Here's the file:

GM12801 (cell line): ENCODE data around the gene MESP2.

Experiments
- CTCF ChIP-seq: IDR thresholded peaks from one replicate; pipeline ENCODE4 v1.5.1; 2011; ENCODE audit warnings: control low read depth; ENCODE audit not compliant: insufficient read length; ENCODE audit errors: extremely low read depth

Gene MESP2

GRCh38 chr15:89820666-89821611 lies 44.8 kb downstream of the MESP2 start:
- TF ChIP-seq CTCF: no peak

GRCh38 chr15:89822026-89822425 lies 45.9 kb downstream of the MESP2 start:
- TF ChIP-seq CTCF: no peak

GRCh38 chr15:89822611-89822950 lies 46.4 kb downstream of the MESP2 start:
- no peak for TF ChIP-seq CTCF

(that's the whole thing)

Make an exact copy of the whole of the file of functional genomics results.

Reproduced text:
GM12801 (cell line): ENCODE data around the gene MESP2.

Experiments
- CTCF ChIP-seq: IDR thresholded peaks from one replicate; pipeline ENCODE4 v1.5.1; 2011; ENCODE audit warnings: control low read depth; ENCODE audit not compliant: insufficient read length; ENCODE audit errors: extremely low read depth

Gene MESP2

GRCh38 chr15:89820666-89821611 lies 44.8 kb downstream of the MESP2 start:
- TF ChIP-seq CTCF: no peak

GRCh38 chr15:89822026-89822425 lies 45.9 kb downstream of the MESP2 start:
- TF ChIP-seq CTCF: no peak

GRCh38 chr15:89822611-89822950 lies 46.4 kb downstream of the MESP2 start:
- no peak for TF ChIP-seq CTCF